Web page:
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FLU VACCINE # 1. Above: Influenza virus vaccine manufactured using eggs: creation of reassortant. See all RKM flu imagesOriginal image is 4,000 x 4,000 pixels. The graphic shows an epidemic viral strain (purple virion) being introduced into embryonated (i.e. fertilised) chicken eggs. The green virion represents a standard strain that grows easily in chicken eggs (A/Puerto Rico/8/34 - A/PR8). These two types replicate alongside each other in an individual egg. As they copy themselves, their genes get jumbled together. This happens because influenza stores its genetic material in eight separate segments and a progeny virus can source segments from different parent viruses. The resulting hybrid virus strains (also called reassortants) are vetted and one that contains genes for the purple surface proteins but all the other genes from the green strain is chosen as the new vaccine strain. This vaccine strain (translucent purplish virions in the yellow cone) is then grown in millions of eggs. This process is done in triplicate for each of the selected wild strains (see graphic #2 below):
FLU VACCINE # 2. Above: Trivalent Influenza virus vaccine manufactured using eggs. See all RKM flu images Original image is 4,096 x 4,096 pixels. Traditional influenza vaccine is manufactured using three potentially threatening strains of flu (as designated by WHO). In the graphic these are shown as blue, red and purple virions. The green virion represents a standard strain that grows easily in chicken eggs.The fate of the purple strain is shown in more detail (although the same process is happening in parallel with all three epidemic strains). The purple and green viruses are cultured together in eggs to create a reassortant (shown as small purple particles). This vaccine strain is then grown in millions of eggs. The vast amount of virus produced is illustrated as an array of purple particles emerging from the bottom layer of eggs. This latter process is shown for each of the selected wild strains (blue and red particle arrays). Ultimately, these three vaccine strains are treated to make them inactive (basically smashed up) and form the new (trivalent) inactivated flu vaccine for that year. This is a killed virus vaccine. A similar process is used to create a live virus vaccine but in this case the standard virus would be one that is weakened (attenuated) and grows at lower temperatures.
FLU VACCINE # 3. Above: Influenza virus vaccine manufactured using eggs. See all RKM flu imagesImage measures 500 pixels across, original image is 4,000 x 4,000 pixels.
FLU VACCINE # 4. Above: Influenza virus vaccine manufactured using eggs. See all RKM flu imagesImage measures 500 pixels across, original image is 4,000 x 4,000 pixels.
INFLUENZA VACCINES: considerable effort is being devoted to create large quantities of vaccine to fight a potential bird flu pandemic. Vaccines rely on the immune system to fight the disease. A vaccine primes the immune system by exposing the body to antigens present on the infecting agent. Influenza vaccines have to be regularly updated because the influenza virus constantly changes its surface antigens. The flu virus is a moving target, antigenically speaking, and so vaccine manufacture lags viral innovation. The problem with vaccinating against a flu pandemic is that we do not know what the new pandemic influenza strain will be like. Avian influenza vaccines might not work against a novel pandemic viral strain. A vaccination program will require a huge investment of resources. There is a race on to develop vaccines very fast and one option is DNA vaccines. DNA vaccination works by introducing DNA that codes for the antigen. The host cells create copies of the antigen which provoke an immune response thereby priming the person's immune system against a future attack by the real pathogen.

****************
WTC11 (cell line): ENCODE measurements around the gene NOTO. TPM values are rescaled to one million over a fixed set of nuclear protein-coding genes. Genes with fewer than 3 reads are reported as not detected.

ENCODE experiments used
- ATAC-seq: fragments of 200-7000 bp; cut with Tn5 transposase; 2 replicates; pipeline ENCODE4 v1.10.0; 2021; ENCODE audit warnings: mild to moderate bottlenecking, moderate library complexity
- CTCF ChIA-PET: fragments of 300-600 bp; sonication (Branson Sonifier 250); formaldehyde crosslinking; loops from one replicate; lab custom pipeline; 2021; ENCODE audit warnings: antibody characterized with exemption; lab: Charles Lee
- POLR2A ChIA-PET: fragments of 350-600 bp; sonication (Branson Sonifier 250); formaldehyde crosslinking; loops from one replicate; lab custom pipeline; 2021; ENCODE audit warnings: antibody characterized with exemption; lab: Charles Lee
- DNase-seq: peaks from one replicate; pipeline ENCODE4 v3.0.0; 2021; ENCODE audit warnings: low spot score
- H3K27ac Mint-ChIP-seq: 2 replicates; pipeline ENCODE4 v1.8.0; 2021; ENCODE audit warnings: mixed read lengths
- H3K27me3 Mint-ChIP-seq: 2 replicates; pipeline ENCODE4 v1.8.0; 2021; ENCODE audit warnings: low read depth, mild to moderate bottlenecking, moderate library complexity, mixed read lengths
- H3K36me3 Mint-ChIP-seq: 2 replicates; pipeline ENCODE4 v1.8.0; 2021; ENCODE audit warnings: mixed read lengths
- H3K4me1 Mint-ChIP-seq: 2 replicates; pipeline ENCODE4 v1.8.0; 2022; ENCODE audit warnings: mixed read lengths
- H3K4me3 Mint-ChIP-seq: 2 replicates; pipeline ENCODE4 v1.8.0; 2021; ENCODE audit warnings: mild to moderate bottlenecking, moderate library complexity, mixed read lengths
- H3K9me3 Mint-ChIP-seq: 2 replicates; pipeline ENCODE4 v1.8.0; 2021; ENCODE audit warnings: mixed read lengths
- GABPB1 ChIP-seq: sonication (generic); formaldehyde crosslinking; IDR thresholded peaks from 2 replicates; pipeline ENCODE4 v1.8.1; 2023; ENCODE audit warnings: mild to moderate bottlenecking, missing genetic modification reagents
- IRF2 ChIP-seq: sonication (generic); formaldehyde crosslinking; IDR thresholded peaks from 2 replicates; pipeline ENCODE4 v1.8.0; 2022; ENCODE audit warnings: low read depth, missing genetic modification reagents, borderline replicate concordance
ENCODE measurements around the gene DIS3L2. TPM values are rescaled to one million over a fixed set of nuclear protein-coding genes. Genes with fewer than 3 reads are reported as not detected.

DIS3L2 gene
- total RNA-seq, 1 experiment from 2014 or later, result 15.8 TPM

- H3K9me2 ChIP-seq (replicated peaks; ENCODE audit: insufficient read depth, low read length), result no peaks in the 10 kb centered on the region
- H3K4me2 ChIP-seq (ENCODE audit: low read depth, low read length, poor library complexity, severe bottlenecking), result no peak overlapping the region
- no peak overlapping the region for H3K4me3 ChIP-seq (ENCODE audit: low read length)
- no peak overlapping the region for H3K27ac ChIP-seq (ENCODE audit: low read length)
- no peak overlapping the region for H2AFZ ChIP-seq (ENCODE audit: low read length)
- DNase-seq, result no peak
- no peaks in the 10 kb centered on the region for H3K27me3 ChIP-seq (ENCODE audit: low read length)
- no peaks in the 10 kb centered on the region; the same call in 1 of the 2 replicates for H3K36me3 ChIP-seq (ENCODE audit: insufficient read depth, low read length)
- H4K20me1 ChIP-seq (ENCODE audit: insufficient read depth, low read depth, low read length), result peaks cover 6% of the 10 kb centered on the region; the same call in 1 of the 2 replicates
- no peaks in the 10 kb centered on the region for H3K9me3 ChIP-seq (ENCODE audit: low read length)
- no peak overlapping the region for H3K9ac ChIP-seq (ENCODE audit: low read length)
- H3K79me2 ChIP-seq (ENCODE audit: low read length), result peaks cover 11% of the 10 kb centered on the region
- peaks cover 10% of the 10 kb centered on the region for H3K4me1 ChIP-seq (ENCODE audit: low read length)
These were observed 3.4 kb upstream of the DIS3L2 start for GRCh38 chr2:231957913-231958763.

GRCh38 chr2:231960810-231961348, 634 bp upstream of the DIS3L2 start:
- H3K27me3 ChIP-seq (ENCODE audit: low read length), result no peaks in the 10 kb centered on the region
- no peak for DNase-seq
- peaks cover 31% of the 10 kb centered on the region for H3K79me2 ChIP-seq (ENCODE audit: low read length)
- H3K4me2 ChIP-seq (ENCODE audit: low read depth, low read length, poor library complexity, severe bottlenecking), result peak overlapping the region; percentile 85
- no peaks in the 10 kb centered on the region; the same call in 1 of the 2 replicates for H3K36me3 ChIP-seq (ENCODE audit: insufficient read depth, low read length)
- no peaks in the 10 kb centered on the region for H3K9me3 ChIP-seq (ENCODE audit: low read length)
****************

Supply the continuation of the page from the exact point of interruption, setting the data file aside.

Influenza A viruses: are covered by a characteristic array of spikes that project radially from the viral envelope. Beneath the envelope lies the matrix (M1 protein) which covers the viral genetic material (RNA).
Spikes: there are two kinds of spike: Haemagglutinin (Hemagglutinin) usually abbreviated as HA and Neuraminidase usually abbreviated as NA. There are several varieties of HA and NA designated by numbers e.g. the current bird flu is H5N1.
M2: this is a small protein that is embedded in the viral envelope. Four molecules associate together to create a channel through the envelope that allows protons to pass through. There are only a few such pores in each virus particle. The M2 proton channel is important during replication when it allows protons to enter the virion where the acidification is thought to loosen the matrix from the underlying RNP.
Envelope: the viral envelope is derived from the host cell plasma membrane when the virus buds from the cell.
RNP - ribonucleoprotein: consists of the genetic information of the virus wrapped up in protein. This combination of genetic material and protein is called the nucleocapsid. The genetic information is stored as single stranded -ve sense RNA. The full complement of genetic information is called the genome and in influenza A the genome is divided into eight segments. These segments are assumed to link together (possibly in an ordered fashion) when the virus assembles at the cell surface. Because the genome of influenza is segmented there can be a mixing of genes when two or more types of influenza infect the same cell and segments from several sources become jumbled together in the progeny virus. Such novel strains could lead to PANDEMIC INFLUENZA one of the greatest threats we currently face.